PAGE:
One obvious answer is alliances. It is now evident why the BJP had struck a strange alliance with Nitish Kumar (JDU) and Jayant Chaudhary (RLD), why it did a U-turn to join hands with Chandrababu Naidu (TDP) and why it pursued every ally in Bihar and Maharashtra. The allies not only shored up the numbers for the NDA, they also helped the BJP pick at least 10 additional seats in Andhra Pradesh, Bihar, Maharashtra, and Uttar Pradesh. In retrospect, we can also see the cost of TMC-Congress rift in West Bengal (3 seats) and the damage done by the VBA of Prakash Ambedkar (4) and AIMIM of Asaduddin Owaisi (1).

Consider another answer. Just imagine that the mainstream media had covered this election a shade less unfairly than it did. Lokniti-CSDS post-poll survey tells us that 83 percent of the voters had a TV at home, 66 percent watched news channels every day or sometimes (compared to 47 percent who received information from social media), all but a fraction named one or the other Godi media channel as the source of their information on elections. Just imagine what would have happened if TV news had presented a balanced picture of the performance of the Modi government? Let alone speak truth to power, if only they had not run blatant propaganda for the ruling party and the cringe-worthy interviews of the Supreme Leader? Imagine if they had simply reported that the 2024 election was not a one-way race, that it might be a close contest?

Remember, if just 1 out of the 66 people watching the sarkari propaganda had changed their mind, the Supreme Leader would have been the Leader of Opposition today.

Hinduja Family Members Found Guilty of Exploiting Servants in Geneva Villa Scandal

Four members of the billionaire Hinduja family have been found guilty of exploiting underpaid servants at their Geneva villa, a significant verdict against one of India’s wealthiest and most influential families.

Ajay Hinduja, his wife Namrata, and his parents Prakash and Kamal, exploited staff hired from India, paying them wages far below the Swiss standard, according to Judge Sabina Mascotto’s ruling on Friday.

Prakash and Kamal Hinduja, who did not attend the trial due to health issues, were sentenced to 4 1/2 years in prison. Ajay and Namrata, who were also absent from the courtroom, received 4-year sentences. All four were acquitted of human trafficking, and it remains uncertain whether they will serve jail time.

Judge Mascotto emphasized the disparity between the wages the staff received and what they were legally entitled to in Switzerland. “They were exploited given the evident disproportion between what they were paid and should have been paid,” she stated. She highlighted that the staff, due to their precarious situation in India, lack of language skills, confiscated passports, and irregular payment intervals, were vulnerable. “The four Hindujas knew the vulnerabilities of the staff and knew what the rules were in Switzerland, as they all were Swiss citizens and Ajay was educated in Switzerland,” Mascotto added.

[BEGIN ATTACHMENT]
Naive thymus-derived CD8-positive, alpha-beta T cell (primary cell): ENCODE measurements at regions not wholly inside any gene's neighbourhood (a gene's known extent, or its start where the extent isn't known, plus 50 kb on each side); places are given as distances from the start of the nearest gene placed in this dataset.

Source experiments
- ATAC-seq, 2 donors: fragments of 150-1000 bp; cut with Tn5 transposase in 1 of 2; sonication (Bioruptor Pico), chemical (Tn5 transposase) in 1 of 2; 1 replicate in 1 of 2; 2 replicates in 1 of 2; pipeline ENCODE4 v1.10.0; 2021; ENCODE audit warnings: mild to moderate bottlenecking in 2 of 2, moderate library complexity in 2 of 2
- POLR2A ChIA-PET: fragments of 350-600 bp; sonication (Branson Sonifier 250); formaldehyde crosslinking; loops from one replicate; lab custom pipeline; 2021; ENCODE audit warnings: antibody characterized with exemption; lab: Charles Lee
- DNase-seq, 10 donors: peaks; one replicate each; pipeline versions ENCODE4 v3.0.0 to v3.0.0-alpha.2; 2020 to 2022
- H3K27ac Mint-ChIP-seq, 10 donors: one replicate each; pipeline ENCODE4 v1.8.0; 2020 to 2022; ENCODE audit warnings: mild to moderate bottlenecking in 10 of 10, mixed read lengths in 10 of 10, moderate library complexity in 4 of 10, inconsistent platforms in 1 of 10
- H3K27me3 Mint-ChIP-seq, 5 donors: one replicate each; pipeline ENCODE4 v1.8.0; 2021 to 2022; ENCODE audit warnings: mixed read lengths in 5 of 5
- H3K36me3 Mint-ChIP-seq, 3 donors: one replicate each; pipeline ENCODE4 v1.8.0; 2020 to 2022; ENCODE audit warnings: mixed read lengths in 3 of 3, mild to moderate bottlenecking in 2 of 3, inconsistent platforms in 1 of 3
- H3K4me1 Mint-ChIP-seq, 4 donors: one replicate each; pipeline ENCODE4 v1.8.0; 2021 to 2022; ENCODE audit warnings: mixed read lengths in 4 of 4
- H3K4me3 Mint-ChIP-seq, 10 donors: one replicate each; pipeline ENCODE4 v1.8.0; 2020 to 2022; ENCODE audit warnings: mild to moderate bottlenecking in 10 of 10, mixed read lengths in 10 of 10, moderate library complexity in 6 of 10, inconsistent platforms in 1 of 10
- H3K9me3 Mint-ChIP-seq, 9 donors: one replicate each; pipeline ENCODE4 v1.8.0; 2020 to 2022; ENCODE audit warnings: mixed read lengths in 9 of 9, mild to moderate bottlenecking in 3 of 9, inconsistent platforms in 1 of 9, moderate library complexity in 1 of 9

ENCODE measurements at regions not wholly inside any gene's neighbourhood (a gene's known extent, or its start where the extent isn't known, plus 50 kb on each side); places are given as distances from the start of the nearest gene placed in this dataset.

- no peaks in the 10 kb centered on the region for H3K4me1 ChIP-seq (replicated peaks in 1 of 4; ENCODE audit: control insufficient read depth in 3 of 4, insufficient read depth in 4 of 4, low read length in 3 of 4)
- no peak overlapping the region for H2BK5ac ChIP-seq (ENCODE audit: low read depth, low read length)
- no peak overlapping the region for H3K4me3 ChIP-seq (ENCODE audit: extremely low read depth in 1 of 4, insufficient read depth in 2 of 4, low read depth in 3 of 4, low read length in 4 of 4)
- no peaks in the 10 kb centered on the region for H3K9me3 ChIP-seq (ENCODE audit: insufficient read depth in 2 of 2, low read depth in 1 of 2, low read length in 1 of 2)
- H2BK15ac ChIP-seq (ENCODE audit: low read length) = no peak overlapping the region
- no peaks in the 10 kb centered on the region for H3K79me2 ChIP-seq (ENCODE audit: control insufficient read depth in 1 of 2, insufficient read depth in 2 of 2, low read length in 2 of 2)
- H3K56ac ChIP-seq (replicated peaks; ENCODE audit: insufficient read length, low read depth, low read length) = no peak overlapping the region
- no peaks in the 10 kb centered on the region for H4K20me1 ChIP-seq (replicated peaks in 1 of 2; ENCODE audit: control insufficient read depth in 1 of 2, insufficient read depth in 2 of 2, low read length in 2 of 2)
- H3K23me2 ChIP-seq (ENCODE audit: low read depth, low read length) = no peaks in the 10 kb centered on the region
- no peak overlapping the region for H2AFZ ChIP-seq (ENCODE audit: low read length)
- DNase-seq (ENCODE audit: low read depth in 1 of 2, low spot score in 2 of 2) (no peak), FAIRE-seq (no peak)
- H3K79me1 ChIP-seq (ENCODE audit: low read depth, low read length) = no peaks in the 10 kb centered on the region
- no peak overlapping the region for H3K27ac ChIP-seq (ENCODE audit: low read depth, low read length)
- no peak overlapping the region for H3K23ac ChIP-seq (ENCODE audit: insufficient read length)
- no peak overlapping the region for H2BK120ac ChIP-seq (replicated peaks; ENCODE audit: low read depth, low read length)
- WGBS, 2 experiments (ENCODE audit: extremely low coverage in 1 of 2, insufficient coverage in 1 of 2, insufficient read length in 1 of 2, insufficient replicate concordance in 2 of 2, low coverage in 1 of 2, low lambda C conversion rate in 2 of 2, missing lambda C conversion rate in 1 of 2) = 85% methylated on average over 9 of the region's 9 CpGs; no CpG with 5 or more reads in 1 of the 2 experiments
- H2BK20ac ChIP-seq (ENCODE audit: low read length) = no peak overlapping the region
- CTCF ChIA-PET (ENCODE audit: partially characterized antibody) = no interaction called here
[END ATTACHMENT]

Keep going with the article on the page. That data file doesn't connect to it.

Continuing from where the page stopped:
The Hindujas’ lawyers expressed their disappointment with the decision and have appealed. “We are appalled and disappointed by the decision. The family has full faith in the judicial process and remains confident that the truth will prevail,” they stated.

This judgment represents a notable success for Geneva’s top prosecutor, Yves Bertossa, who previously secured convictions against mining tycoon Beny Steinmetz on bribery charges in 2021 and rogue Credit Suisse banker Patrice Lescaudron in 2018.

Romain Jordan, Namrata’s lawyer, explained the defendants’ absence, citing a doctor’s letter from Monaco stating that Kamal Hinduja is seriously ill, necessitating the presence of Ajay, Namrata, and Prakash at her bedside. “We’re not talking about two people who are trying to flee justice,” Jordan remarked. Ajay’s lawyer, Yael Hayat, stressed that Ajay had attended all prior hearings and would not have missed the judgment if not for his mother’s illness.

Considering a prior civil settlement between the servants and the family, the judge ordered the Hindujas to pay a reduced compensation amount of 850,000 Swiss francs ($950,000) and 270,000 francs in legal fees.

Bertossa requested the judge to detain Ajay and Namrata or, failing that, to have them surrender their passports upon returning to Switzerland and pay 2 million francs each as bail. The hearing was adjourned as the judge deliberated on this request.

The Geneva court ultimately accepted Bertossa’s argument that the Hindujas exploited their servants’ lack of local knowledge and language skills, working them up to 18 hours a day, seven days a week without statutory time off or benefits, for wages far below Swiss norms.

Bertossa argued that employing the servants without proper Swiss documentation and renewing their short-term Schengen-zone European Union visas repeatedly was a deliberate attempt to deceive the authorities.

The Hindujas’ lawyers contended that the recruitment was handled through the Hinduja Group in India and that Ajay, being a busy businessman, was unaware of the contract details. They also argued that the servants’ wages included their board and lodging in one of Europe’s most expensive cities, not just the cash payments.

The case began in 2018 when Swiss prosecutors, acting on a tipoff, raided the villa and the offices of Hinduja Bank and other local businesses linked to the Hinduja Group, seizing documents related to the Swiss Hinduja family’s accounts and hard drives.